I will fill you in on both later, because today we need to talk a bit about an important matter unfolding in oil…
The Crude Spread is at a Four-Month Low
On Friday, the spread between the Brent price in London and the quote for West Texas Intermediate (WTI) in New York declined to below 20% of the WTI price.
The straight nominal difference of $17.27 is now the lowest it's been since July 6.
And at 18.46%, the spread as a percentage of the closing WTI price (the better way to gauge its actual impact on prices in the United States) is narrower than at any time since June 29.
These changes have been rather dramatic – and quick.
On Oct. 20, the same figures were $25.57 and 30%.
Recall that what has transpired for the past 306 consecutive daily trading sessions, continuously since Aug. 13, 2010, is itself unusual. For that entire period, the market has priced Brent higher, despite it being an inferior grade of crude relative to WTI.
I have discussed the reasons before, but this time around, we need to consider what the shrinking spread actually reveals.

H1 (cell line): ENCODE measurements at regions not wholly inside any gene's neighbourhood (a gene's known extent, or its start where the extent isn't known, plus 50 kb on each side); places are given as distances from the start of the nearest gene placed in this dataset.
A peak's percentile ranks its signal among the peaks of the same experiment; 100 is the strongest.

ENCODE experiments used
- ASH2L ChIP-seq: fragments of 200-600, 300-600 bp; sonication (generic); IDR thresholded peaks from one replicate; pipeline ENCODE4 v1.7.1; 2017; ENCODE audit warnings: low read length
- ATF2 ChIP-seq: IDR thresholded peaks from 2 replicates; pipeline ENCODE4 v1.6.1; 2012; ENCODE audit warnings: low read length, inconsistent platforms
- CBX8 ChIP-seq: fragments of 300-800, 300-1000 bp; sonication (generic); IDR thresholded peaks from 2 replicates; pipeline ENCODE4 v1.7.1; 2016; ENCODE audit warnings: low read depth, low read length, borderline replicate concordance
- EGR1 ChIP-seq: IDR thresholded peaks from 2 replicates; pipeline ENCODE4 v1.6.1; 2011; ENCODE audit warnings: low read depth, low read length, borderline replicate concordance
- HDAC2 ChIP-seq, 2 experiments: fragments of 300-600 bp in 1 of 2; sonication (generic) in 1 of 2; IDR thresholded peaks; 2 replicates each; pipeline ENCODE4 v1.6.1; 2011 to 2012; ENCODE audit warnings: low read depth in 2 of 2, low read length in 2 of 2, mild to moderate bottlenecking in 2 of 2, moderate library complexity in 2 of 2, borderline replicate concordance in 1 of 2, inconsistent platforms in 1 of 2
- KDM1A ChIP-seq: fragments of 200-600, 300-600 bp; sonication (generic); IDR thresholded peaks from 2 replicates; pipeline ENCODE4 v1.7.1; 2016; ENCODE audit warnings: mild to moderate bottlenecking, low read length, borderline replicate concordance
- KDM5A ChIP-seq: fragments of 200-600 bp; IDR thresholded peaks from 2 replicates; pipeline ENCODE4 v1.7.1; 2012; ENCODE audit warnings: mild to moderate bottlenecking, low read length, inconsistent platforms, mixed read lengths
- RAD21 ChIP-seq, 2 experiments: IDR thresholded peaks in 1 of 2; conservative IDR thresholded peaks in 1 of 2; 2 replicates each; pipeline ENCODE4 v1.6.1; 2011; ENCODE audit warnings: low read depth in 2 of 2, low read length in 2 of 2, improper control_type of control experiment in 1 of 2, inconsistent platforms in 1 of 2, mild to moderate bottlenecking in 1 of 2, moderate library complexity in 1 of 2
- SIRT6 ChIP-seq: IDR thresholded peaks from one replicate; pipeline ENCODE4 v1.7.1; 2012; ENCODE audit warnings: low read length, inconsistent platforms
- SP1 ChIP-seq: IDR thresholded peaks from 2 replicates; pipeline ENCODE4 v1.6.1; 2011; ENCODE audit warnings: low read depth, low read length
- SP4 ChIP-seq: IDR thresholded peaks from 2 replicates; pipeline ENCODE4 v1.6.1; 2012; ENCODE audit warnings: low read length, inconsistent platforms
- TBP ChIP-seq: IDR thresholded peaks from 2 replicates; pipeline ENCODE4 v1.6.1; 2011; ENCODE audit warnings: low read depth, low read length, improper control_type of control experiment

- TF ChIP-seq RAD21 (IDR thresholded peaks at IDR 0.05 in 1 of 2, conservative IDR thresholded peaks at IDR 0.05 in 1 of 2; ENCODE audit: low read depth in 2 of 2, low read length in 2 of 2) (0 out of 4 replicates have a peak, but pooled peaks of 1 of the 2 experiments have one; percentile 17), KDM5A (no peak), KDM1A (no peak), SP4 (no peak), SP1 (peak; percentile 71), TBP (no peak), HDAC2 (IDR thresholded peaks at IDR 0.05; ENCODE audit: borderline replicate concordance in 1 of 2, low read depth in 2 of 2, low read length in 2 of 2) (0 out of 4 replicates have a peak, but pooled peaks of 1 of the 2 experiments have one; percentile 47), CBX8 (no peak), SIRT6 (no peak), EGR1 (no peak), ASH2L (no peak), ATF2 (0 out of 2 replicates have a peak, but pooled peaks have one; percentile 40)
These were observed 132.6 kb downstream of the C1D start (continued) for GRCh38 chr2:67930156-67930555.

A part of the explanation lies in where the market is going.
However, another part – perhaps even the primary explanation – reflects how traders have been maintaining the spread as other pressures were building in that same market.
Energy Investors Pocket Profit on Oil Price Rally – And It's Just the Beginning
Investors in energy stocks are enjoying an oil price rally that continued for a fifth trading session yesterday (Tuesday), pulling many oil-related investments up with it.
U.S. oil futures rose 40 cents to $85.81 a barrel on the New York Mercantile Exchange (NYMEX). Black gold has climbed 12% since hitting a 52-week low of $76 a barrel last week – a 37% fall from its April high near $120 a barrel.
Brent crude oil futures rose 1.6% to $110.73 a barrel for a five-day gain of 11% — the biggest since August 2009.
This week's gains follow on the heels of a recent slump – but subscribers to our Private Briefing service knew this would be the case.
We forecast the oil markets short-term pullback in our early Private Briefing columns and told investors to take advantage of the crude oil sell-off while energy stock prices were low.
Sure enough, these recommended stocks are climbing as oil prices are once again on the rise:
- The oil-related stock we highlighted it Aug. 12 in "How to Profit From $120-a-Barrel Oil …" is up 2.7% from that day's closing price.